9-12. Doctor Kuldip Sethi performed post mortem examination on the body of Ramji Lal constable No. 1293 on 20-10-1947, at 1.3o P. M. He found the following injuries on that body: [Description of injuries is omitted.] Death of Ramji Lal, in the opinion of Doctor Kuldip Sethi, was due to shook, haemorrhage, perforation, of small intestines, large intestines and liver and smashing of the sacrum and lumbar vertebrae. On the same day Doctor Kuldip Sethi performed post mortem examination on the body of Jagir Singh police constable no 310 and found the following injuries on that body. [Description of injuries is omitted.] Death of Jagir Singh, in the opinion of Doctor Kuldip Sethi, was due to shook, multiple fractures, haemorrhage and perforation of vital organs like liver and lung.
13. Bakhshi Sain Das P. w. 1, S. Pritam Singh p. w. 2, S. Bhag Singh p. w. 3, Tirath Ram p. w. 4, Pt. Rup Lal p. v. 5, S. Sant Singh p. w. 6, Banwari Lal p. w. 7, Kishan Singh p. w. 8, Indar Singh P. W. 9, S. Mul Singh P. w. 13, Gurbachan Singh, approver, P. w. 14, Ramditta Singh P. W. 15, Kamira P. w, 17, Jagira P. w. 18 and Bhag Singh P. W. 19, have appeared at the trial in support of the prosecution case. The defence of the accused was denial simpliciter, They examined no evidence in defence.
14. Before proceeding to the discussion of the prosecution evidence examined at the trial I may here mention that on 80-12-1947 at 7.45 a. M. an identification parade was held in the tehsil compound at Muktsar. Kamira P, w. 17 and Jagira p. w. 18 were taken to the parade and asked to identify the culprits whom they bad seen in the sugarcane field of Thandewala village. Jagira P. W. 18 was called first. He correctly pointed out Piara Singh and Ram Singh stating that about a month or l1/2 months ago they had come to the sugarcane field and taken meals from them. He added that there was another man with them and all three of them had rifles or guns. Kamira p w. 17 was then called and he also pointed out Ram Singh and Piara Singh say. ing that 11/2 months or a months ago they had taken their meals in the sugarcane field at Thandewala. He also added that there was another man with them. They had two rifles and one gun with them.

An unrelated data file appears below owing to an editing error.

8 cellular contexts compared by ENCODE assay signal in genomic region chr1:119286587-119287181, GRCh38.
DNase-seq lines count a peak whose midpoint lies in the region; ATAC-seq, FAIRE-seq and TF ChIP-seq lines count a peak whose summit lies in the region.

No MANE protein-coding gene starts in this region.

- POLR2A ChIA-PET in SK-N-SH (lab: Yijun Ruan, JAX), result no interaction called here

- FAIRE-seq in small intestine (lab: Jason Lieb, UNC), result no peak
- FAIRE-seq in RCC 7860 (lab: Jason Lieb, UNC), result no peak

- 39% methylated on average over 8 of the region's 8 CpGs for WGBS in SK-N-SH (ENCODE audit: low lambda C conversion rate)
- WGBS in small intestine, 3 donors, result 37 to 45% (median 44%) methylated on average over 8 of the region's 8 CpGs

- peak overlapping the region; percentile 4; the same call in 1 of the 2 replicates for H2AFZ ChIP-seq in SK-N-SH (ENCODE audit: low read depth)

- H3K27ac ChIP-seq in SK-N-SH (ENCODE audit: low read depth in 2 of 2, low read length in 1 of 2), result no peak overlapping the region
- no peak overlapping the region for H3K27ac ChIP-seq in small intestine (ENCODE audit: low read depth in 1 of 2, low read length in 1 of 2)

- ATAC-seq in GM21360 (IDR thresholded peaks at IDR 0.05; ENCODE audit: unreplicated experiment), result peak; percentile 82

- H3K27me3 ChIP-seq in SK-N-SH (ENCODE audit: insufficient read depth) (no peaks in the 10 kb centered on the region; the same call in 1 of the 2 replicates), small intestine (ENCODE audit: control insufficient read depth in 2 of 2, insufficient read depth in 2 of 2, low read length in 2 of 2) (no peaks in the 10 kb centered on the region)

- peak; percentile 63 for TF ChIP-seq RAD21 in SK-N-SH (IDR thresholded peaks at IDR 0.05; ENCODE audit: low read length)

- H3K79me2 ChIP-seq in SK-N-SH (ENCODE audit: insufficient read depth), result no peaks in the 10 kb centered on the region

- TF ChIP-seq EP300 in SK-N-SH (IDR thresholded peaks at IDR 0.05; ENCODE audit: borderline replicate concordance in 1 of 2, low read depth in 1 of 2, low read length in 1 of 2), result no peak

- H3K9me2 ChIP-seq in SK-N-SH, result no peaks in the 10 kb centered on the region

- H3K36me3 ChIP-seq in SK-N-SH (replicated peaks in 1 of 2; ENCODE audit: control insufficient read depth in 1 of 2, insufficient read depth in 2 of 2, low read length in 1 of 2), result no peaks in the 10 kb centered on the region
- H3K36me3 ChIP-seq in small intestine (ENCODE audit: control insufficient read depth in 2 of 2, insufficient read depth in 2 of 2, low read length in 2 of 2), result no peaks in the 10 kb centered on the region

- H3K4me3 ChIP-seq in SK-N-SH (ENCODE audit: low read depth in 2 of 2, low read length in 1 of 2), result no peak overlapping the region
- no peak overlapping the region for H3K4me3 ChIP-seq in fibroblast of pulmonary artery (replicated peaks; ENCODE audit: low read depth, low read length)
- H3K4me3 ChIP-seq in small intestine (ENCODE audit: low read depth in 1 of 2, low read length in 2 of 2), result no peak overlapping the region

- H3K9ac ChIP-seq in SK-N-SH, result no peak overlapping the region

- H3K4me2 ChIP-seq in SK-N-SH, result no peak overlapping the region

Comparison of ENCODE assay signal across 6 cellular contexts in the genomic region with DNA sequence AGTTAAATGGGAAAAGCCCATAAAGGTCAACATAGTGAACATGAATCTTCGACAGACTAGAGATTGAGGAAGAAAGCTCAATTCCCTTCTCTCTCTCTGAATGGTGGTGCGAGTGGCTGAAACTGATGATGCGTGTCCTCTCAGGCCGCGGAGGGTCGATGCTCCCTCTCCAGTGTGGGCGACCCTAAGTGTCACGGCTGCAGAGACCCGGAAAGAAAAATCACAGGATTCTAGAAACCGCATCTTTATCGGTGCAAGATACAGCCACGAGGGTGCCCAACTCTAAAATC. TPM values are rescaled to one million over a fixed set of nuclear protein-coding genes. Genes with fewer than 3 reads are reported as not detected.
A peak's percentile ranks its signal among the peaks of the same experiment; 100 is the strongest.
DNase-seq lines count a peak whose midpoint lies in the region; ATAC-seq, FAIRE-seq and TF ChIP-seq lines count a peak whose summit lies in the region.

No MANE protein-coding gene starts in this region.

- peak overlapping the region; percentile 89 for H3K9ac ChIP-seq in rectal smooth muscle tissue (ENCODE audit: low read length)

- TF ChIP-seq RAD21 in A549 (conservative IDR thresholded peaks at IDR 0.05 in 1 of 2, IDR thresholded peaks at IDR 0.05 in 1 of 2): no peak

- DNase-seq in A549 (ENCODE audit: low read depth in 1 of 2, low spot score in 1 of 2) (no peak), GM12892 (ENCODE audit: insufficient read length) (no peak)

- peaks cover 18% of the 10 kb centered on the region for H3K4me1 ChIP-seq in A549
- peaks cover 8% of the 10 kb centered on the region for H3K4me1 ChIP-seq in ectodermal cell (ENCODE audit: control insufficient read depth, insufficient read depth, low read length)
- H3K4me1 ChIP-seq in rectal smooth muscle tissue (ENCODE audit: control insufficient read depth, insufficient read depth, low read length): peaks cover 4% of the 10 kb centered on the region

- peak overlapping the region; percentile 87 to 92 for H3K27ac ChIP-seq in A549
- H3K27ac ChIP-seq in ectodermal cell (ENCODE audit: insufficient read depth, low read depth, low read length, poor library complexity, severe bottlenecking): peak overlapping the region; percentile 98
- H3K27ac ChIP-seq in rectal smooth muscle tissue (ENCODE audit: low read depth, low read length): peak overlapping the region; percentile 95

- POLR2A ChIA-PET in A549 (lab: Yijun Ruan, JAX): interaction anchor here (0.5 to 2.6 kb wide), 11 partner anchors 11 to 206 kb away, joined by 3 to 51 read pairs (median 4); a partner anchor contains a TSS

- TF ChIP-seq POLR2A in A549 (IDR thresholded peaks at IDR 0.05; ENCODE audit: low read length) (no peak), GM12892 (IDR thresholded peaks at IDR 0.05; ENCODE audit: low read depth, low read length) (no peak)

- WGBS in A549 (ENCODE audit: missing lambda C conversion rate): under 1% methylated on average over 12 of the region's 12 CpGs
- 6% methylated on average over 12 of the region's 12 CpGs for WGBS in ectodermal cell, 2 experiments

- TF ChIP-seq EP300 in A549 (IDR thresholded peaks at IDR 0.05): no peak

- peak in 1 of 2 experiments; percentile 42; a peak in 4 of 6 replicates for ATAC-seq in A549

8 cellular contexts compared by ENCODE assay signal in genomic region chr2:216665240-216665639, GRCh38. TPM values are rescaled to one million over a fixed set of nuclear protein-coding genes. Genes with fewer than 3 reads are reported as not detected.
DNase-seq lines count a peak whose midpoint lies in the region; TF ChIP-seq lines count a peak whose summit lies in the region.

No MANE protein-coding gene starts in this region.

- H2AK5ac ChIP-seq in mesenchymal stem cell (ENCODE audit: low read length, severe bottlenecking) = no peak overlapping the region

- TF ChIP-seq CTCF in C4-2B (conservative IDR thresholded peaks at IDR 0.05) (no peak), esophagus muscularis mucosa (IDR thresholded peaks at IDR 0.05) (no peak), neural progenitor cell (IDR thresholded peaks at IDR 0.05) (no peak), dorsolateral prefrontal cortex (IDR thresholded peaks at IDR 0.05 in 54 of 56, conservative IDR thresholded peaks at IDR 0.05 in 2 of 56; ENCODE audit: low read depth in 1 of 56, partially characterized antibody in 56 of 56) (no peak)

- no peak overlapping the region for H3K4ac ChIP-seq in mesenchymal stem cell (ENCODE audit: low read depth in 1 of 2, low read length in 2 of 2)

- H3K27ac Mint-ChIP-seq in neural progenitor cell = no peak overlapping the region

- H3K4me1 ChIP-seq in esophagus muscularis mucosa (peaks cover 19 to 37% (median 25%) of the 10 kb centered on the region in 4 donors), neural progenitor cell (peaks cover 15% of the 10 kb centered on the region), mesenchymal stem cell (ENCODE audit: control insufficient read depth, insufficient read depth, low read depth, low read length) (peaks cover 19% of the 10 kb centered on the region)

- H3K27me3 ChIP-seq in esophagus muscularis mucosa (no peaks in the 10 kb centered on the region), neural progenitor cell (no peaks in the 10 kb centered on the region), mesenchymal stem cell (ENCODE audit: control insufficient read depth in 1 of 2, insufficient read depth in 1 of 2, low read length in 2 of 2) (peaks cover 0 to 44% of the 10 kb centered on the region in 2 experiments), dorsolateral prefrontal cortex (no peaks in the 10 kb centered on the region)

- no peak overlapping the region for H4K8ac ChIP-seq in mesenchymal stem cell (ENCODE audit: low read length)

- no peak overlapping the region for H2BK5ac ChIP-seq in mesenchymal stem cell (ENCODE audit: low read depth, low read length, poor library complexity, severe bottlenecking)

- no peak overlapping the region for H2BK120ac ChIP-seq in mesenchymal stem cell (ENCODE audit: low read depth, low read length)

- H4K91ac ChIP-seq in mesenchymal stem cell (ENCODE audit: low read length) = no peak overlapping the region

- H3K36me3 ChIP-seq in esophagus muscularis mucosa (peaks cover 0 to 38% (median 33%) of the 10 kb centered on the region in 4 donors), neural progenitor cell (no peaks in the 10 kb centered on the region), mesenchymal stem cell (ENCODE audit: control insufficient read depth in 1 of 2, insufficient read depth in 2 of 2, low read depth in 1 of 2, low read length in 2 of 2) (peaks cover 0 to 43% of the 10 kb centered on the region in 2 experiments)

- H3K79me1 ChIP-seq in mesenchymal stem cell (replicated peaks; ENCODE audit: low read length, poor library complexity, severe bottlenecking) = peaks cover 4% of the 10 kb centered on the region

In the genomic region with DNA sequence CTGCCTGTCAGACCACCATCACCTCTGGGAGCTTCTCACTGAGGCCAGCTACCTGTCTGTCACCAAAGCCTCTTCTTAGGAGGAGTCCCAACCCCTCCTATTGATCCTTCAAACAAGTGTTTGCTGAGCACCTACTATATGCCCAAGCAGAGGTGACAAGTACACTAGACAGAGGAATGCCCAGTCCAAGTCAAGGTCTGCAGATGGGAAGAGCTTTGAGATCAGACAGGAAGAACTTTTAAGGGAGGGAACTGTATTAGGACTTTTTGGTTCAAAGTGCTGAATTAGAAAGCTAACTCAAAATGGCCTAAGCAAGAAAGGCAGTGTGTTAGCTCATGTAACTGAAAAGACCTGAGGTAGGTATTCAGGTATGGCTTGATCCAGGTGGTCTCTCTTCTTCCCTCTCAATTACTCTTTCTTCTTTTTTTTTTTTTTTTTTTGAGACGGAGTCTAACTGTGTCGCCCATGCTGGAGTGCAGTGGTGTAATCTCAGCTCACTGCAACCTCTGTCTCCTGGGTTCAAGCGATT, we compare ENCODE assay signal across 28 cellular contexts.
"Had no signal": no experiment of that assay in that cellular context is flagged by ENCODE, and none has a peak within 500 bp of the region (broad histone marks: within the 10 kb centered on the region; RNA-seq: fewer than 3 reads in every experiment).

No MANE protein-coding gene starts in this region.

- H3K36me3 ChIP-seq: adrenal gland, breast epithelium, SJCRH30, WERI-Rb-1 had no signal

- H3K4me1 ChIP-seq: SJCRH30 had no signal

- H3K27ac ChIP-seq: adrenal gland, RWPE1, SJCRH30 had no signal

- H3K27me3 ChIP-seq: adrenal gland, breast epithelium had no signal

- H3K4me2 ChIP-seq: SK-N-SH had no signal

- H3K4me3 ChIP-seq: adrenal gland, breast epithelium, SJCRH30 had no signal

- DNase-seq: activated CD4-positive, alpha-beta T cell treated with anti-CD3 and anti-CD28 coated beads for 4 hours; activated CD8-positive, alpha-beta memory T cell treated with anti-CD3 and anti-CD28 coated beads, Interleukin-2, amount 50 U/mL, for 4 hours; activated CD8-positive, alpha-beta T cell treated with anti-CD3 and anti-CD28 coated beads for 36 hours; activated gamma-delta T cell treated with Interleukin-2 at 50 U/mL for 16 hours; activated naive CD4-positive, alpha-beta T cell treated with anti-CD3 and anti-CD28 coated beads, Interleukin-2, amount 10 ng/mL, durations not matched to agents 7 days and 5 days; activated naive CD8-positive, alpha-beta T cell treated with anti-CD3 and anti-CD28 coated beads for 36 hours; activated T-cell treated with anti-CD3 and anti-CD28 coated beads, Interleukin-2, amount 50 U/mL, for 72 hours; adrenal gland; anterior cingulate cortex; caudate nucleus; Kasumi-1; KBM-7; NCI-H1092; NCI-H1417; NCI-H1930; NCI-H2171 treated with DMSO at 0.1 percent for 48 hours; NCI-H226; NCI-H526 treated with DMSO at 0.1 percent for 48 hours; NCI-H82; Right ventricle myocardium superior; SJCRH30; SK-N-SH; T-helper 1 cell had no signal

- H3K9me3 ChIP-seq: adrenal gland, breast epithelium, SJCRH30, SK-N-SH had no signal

15. Mr. R. L. Kohli contends that the statement of Gurbachan Singh, approver, was not recorded at the trial in accordance with provisions of Section353, Criminal P.C. He points out that the examination-in.chief of Gurbachan Singh P. W. 3 recorded at Trial no. 15 of 1948 on 15-3-1948 appears to have been adopted as the examination-in-chief of Gurbachan Singh p. w. 14 at Trial No. 14 of 1948. Gurbachan Singh appeared in the last mentioned case on 18-9-1.948. There appears to be substance in the contention raised. New on 16-9-1948 Gurbachan Singh stated:
About 11 months ago, accused No. 1 (Bachan Singh alias Bhapa) resident of village Lambi Dhab, who is my relative also, being the son of my father's mother's sister's daughter sent his young nephew, aged about 16/17 years to me and called me. My village is about 7/8 kos from the village of the above accused. I went to the house of one Koer Singh in that village. All the three accused, present, whom I identify now, were also present in that house. Koer Singh was also present there I reached in the evening....
16. Gurbachan Singh approver appeared at Trial no. 14 of 1948 on 18 9.1948. Bachan Singh was not an accused at Trial no. 14 of 1918 but the record of the statement of the approver as contained in lines 6 to 13 at p. 23 of the printed record is a verbatim copy of the portion of the statement of the approver set out in the preceding paragraph.
17. From what is stated above, two inferences are deducible: (1) that the examination-in-chief of Gurbachan Singh recorded at Trial No. 15 of 1913 on 15.9-1948, was adopted as the examination-in-chief of Gurbachan Singh at Trial-no. 14 of 1948; or (3) that the record of the deposition of Gurbachan Singh at Trial NO. 15 of 1948 was lead out to Gurbachan Singh at Trial no. 14 of 1948 and he was merely asked if the statements made therein were true.